Plano was the first city in Collin County to adopt a master plan for its road system. The use of multi-lane, divided highways for all major roads allows for higher speed limits, generally 40 mph (64 km/h), but sometimes up to 55 mph (89 km/h) on the northern section of Preston Road. Plano is served directly by several major roadways and freeways. Central Plano is bordered to the east by U.S. Highway 75, the west by Dallas North Tollway, the south by President George Bush Turnpike (Texas State Highway 190 (east of Coit Road)), and the north by Sam Rayburn Tollway (Texas State Highway 121). Preston Road (Texas State Highway 289) is a major thoroughfare that runs through the city. Plano is the largest city in Texas without an Interstate Highway.
Plano opened a new interchange at Parker Rd. and U.S. 75 in December 2010. The single-point interchange is the first of its kind in Texas. The design is intended to reduce severe congestion at this interchange. According to reports traffic congestion has been reduced 50-75%.
Plano is roughly 30 miles northeast of Dallas/Fort Worth International Airport; it is the primary airport serving Plano residents and visitors.
The Plano Police Department is an accredited agency and is the principal law enforcement agency serving Plano. The department is led by Police Chief Ed Drain. The Plano Police Department has authorized staff of 414 sworn Officers, 178 full-time civilian employees, and 79 civilian part-time employees. The department is a member of the North Texas Crime Commission and uses the Crime Stoppers program.
In 2010 and 2011, Forbes.com ranked Plano the "Safest City in America" for cities with populations over 250,000. Plano is consistently recognized and awarded by the National Association of Town Watch (National Night Out Awards), the National Sheriff's Association, and the U.S. Department of Justice for "Excellence in Neighborhood Watch".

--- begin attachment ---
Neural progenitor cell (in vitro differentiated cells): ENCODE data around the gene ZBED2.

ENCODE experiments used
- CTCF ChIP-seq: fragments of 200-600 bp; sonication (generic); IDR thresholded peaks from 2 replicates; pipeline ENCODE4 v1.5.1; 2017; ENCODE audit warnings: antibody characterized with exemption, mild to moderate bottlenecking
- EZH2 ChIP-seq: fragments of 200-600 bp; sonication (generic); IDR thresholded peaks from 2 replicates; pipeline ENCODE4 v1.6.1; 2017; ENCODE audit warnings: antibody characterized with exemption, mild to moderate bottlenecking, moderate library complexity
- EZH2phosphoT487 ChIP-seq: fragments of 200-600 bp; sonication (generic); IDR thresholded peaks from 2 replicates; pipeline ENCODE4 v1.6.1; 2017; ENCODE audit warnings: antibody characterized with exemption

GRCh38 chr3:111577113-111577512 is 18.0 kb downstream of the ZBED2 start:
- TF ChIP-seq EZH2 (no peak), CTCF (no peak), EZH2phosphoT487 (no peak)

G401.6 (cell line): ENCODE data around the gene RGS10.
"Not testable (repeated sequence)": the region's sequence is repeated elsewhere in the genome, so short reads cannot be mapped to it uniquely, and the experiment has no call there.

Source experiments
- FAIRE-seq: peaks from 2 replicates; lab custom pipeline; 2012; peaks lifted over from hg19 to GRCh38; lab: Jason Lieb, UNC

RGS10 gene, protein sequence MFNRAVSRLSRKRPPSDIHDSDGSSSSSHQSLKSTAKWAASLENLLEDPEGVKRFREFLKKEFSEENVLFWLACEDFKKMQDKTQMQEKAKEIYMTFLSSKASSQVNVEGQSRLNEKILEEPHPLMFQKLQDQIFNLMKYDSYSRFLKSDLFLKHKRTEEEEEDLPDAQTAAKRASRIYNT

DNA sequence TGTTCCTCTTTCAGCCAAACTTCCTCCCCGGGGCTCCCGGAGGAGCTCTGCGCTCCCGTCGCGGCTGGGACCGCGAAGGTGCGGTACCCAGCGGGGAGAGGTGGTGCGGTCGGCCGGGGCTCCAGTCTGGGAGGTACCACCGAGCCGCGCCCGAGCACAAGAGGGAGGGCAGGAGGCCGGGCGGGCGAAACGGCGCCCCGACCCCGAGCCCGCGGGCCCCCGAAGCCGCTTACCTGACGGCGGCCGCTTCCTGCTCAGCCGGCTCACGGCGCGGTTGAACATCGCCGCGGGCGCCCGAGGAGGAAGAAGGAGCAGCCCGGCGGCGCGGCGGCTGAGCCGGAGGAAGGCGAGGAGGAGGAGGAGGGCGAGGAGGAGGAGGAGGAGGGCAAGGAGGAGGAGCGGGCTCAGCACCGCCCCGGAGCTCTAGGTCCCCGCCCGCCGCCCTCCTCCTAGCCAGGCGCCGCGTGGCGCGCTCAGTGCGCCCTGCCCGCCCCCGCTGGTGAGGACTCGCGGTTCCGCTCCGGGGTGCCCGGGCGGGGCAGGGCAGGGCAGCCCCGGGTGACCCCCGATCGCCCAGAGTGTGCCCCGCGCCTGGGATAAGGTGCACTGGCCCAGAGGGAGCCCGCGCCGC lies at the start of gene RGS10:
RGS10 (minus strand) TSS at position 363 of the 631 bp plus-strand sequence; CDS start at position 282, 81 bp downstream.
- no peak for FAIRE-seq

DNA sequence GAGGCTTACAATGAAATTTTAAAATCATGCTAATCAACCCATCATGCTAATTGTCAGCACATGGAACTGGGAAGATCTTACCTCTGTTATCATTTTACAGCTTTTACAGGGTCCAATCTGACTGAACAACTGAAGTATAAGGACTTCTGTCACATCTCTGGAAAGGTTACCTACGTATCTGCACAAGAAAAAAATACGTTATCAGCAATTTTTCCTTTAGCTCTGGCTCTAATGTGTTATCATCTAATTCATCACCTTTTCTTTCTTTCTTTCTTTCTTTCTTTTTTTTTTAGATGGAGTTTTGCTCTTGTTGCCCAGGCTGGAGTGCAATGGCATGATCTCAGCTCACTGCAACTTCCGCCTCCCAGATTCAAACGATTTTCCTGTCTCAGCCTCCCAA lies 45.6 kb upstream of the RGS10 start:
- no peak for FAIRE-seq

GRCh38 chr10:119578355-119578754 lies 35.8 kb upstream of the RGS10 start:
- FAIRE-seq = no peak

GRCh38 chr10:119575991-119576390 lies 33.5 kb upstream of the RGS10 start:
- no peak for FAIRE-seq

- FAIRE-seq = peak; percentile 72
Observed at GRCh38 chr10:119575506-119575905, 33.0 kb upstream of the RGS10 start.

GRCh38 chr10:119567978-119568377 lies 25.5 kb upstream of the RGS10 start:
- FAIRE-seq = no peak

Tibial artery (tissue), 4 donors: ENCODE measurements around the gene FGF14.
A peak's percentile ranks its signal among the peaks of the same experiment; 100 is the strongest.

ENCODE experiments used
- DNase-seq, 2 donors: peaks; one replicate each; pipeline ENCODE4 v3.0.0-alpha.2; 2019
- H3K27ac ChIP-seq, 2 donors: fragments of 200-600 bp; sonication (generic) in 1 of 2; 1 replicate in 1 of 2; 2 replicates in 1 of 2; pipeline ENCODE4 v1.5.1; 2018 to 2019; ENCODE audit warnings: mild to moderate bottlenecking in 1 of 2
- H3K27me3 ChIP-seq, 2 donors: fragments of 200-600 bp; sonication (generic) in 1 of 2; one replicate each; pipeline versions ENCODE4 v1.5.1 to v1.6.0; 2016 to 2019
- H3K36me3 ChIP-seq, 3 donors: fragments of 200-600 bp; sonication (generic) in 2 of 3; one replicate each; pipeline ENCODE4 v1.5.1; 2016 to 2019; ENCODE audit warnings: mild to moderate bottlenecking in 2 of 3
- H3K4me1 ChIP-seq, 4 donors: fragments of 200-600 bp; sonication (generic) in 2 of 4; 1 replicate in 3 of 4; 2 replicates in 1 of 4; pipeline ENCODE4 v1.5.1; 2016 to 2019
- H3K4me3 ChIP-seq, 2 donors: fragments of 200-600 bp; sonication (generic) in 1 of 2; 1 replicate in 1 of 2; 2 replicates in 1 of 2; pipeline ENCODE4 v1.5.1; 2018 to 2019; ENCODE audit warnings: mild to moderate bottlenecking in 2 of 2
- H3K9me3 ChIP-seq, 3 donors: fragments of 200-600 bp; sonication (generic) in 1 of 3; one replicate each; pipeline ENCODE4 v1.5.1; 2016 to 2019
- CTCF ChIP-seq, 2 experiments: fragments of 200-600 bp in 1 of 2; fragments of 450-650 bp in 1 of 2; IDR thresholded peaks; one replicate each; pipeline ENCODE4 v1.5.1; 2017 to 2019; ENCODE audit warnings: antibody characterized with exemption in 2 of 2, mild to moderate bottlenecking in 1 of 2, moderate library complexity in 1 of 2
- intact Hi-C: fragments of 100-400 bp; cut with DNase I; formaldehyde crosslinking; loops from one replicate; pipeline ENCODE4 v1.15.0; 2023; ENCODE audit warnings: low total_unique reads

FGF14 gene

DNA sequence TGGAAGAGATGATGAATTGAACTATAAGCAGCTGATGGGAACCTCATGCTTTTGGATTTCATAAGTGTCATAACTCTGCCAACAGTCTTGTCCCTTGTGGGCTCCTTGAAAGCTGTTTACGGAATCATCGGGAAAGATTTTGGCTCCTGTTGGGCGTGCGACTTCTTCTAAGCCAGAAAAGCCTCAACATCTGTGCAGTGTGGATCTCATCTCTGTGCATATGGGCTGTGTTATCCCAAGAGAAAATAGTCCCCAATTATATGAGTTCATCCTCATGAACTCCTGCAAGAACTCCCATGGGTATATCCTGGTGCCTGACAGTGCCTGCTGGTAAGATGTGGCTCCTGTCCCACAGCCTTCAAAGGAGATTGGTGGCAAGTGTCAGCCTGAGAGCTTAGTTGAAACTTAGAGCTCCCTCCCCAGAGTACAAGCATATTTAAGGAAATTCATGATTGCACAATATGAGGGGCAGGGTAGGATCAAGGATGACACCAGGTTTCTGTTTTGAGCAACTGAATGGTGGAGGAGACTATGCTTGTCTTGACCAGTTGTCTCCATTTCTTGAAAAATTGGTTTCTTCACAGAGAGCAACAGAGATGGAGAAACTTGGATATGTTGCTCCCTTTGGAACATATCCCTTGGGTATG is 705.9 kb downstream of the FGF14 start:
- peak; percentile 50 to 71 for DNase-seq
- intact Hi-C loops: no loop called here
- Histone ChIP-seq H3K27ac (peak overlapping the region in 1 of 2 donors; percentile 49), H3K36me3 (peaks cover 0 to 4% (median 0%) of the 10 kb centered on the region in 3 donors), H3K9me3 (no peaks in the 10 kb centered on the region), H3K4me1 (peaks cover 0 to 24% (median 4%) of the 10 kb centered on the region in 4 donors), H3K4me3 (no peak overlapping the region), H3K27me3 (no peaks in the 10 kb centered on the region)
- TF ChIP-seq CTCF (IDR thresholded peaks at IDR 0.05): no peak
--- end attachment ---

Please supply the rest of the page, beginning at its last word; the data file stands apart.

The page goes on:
- 10 elevated towers
- 12 ground storage tanks
- 54.5 million-gallon water storage capacity
- 5 pump stations
- 225 million-gallon daily pumping capacity
- 1,080 miles of water mains
- 65,965 metered service connections
This section needs additional citations for verification. (February 2018)
- Kellyn Acosta, soccer player
- Kristin Adams, actress and American Idol contestant
- Jeran Akers, politician
- Anousheh Ansari, engineer and co-founder and chairwoman of Prodea Systems
- Bryn Apprill, voice actress affiliated with Funimation
- Lance Armstrong, former professional cyclist
- Jake Arrieta, Cy Young Award-winning pitcher for 2016 World Series champion Chicago Cubs, Plano East alumnus
- Laura Bailey, voice actress
- Alyssa Baumann, gymnast
- Andrew Beal, founder and chairman of Beal Bank
- Justin Blalock, offensive tackle for Atlanta Falcons
- Spencer Boldman, actor, played Adam (a bionic superhero with super strength) on Disney XD original series Lab Rats